In one embodiment, the polymerization may be carried out at a generally acidic pH in a range of from about 0 to about 6. In another embodiment, the pH may range from about 1 to about 4. The pH may be adjusted using for example mineral acids such as hydrochloric acid, sulfuric acid, or the like.

Representative of the following cationic, anionic, neutral and redox free radical initiators are presented for illustrative purposes and are understood to be well known to those skilled in such art, although the invention is not intended to be limited to the following exemplary free radical polymerization initiators. In practice, often a cationic free radical polymerization initiator is preferred.

Representative of cationic free radical generating polymerization initiators are, for example, 2,2′azobis(2-methylpropionamidine) dihydrochloride and 2,2′azobis(N,N′ dimethyleneisobutyramidine) dihydrochloride.

Representative of anionic free radical generating polymerization initiators are, for example potassium peroxydisulfate and ammonium peroxydisulfate. Such compounds are considered to be thermally unstable and decompose at a moderate rate to release free radicals. For example, a combination of the potassium peroxydisulfate with a mercaptan such as dodecyl mercaptan may be used to co-polymerize styrene and 1,3-butadiene wherein the dodecyl mercaptan is considered to act to promote formation of free radicals from the potassium peroxydisulfate as well as to limit, or control, the molecular weight of the copolymer elastomer.

Representative of neutral free radical generating polymerization initiators are, for example, benzoyl peroxide and azobisisobutyrolnitrile.

Representative of redox free radical generating polymerization initiators are a combination of materials which release free radicals and are well known to those skilled in such art. For example, redox polymerization initiator systems are described by G. S. Misra and U. D. Bajpai in Prog. Polymer Science, Volume 8, Pages 61 through 131 (1982).

The use of such free radical generating initiators for aqueous emulsion polymerization of conjugated diolefin monomer systems to form elastomers is well known to those having skill in such art.

Representative examples of non-free radically polymerizable cationic surfactants (e.g. cationic surfactants which do not readily undergo a free radical promoted polymerization in an aqueous medium) are chemicals having a surfactant activity in an aqueous medium in which they are present as cationic ions, such as, for example, various quaternary ammonium salts, various phosphonium salts and various sulfonium salts which are present as cationic ions in a water medium as is well known to those having skill in such art. For example, see U.S. Pat. No. 5,476,913. Also see L. H. Howland, et al, Industrial & Engineering Chemistry, Volume 44(4), Page 762 (1952). Representative of a non-free radically polymerizable cationic surfactant is, for example, cetyltrimethylammonium bromide (CTAB), or cetyltrimethylammonium chloride although the practice of the invention is not intended to be limited to such surfactant.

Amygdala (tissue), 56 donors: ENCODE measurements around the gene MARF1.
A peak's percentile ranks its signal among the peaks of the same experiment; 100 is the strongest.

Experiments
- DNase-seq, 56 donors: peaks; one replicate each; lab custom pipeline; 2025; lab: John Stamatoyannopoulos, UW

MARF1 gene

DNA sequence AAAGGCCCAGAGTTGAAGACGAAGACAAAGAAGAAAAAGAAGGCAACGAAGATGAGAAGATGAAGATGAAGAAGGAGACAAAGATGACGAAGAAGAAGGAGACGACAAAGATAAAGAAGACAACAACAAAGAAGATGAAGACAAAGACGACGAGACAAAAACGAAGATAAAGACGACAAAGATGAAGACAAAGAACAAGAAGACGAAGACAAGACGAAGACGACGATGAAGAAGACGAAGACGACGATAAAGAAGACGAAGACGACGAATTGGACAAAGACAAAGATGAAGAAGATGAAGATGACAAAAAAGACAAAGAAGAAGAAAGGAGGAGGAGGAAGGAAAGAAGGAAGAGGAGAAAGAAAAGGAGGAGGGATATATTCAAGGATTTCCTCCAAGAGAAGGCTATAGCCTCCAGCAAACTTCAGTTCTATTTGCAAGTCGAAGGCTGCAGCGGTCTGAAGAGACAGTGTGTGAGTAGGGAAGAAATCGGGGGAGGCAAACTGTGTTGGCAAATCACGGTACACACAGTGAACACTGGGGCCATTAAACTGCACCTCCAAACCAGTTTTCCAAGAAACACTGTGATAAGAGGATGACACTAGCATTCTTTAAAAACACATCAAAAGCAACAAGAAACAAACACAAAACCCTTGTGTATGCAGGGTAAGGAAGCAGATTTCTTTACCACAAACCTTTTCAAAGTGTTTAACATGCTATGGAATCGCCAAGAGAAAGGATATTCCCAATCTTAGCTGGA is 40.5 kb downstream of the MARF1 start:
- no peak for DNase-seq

Representative of a cation-containing chain transfer agent is, for example, 2-aminophenyldisulfide dihydrochloride.

It should be appreciated that polymerizable cationic surfactants might also be polymerizable co-monomers in an aqueous medium but not necessarily visa versa.

Indeed, it is therefore to be appreciated that polymerizable monomers in a cationically stabilized aqueous medium are not necessarily polymerizable cationic surfactants.

Exemplary of compounds which exhibit at least some surfactant properties which may also be polymerizable monomers in an aqueous medium may be found, for example, in the reference: Polymer, 28, Page 325 (1987) by S. M. Hamid and D. C. Sherrintgton. In Table 2 of the reference, it is demonstrated that only quaternary salts of 2-dimethylaminoethyl methacrylate prepared from alkyl halides containing greater than seven carbon atoms exhibit a cmc (critical micelle concentration) in water at room temperature. With less than seven carbon atoms, the illustrated compounds are indicated to be suitable as polymerizable monomers but not as polymerizable surfactants.

In practice, non-free radially polymerizable cationic surfactants/monomers may be optionally be used in combination with free radically polymerizable cationic surfactants.

Also, it is contemplated herein that said non-free radically polymerizable cationic surfactant and/or free radically polymerizable cationic surfactant may contain from about 1 to about 20 weight percent non-ionic surfactant (based upon the total of said surfactants).

The use of cationic surfactants for emulsion polymerization of monomers such isoprene, 1,3-butadiene and styrene to form polyisoprene, polybutadiene, styrene/isoprene, or styrene/butadiene elastomers, while being known, is believed herein to be a departure from conventional practice.

Representative examples of free radically polymerizable surfactants are surfactants which contain free radically polymerizable groups such as for example, acrylate groups, methacrylate groups, styrl groups, acrylamide groups, methacrylamide groups and allyl groups.